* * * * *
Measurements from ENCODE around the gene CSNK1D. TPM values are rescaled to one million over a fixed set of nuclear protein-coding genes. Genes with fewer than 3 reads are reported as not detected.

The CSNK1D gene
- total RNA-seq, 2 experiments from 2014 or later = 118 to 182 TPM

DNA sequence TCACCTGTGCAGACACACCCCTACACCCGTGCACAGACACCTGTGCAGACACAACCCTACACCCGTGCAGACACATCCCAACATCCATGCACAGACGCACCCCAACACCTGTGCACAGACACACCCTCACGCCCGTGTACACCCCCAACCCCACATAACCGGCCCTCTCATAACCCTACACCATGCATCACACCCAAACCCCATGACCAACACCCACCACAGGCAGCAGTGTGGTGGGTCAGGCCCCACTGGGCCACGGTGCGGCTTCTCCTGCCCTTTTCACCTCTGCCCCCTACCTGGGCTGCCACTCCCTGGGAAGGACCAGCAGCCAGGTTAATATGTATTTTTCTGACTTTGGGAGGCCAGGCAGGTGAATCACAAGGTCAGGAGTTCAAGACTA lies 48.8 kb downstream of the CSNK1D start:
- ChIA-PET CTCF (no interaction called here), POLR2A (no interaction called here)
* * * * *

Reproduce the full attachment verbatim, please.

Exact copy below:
Measurements from ENCODE around the gene CSNK1D. TPM values are rescaled to one million over a fixed set of nuclear protein-coding genes. Genes with fewer than 3 reads are reported as not detected.

The CSNK1D gene
- total RNA-seq, 2 experiments from 2014 or later = 118 to 182 TPM

DNA sequence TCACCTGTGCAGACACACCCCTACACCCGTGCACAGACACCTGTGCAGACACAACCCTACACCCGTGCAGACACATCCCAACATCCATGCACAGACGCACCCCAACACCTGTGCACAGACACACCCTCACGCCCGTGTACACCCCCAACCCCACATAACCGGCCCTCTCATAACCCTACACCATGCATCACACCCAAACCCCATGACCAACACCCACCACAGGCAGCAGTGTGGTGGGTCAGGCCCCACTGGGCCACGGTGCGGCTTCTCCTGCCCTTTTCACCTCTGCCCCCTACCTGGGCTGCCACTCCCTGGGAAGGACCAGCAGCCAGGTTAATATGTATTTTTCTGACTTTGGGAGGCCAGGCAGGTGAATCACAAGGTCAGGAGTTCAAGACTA lies 48.8 kb downstream of the CSNK1D start:
- ChIA-PET CTCF (no interaction called here), POLR2A (no interaction called here)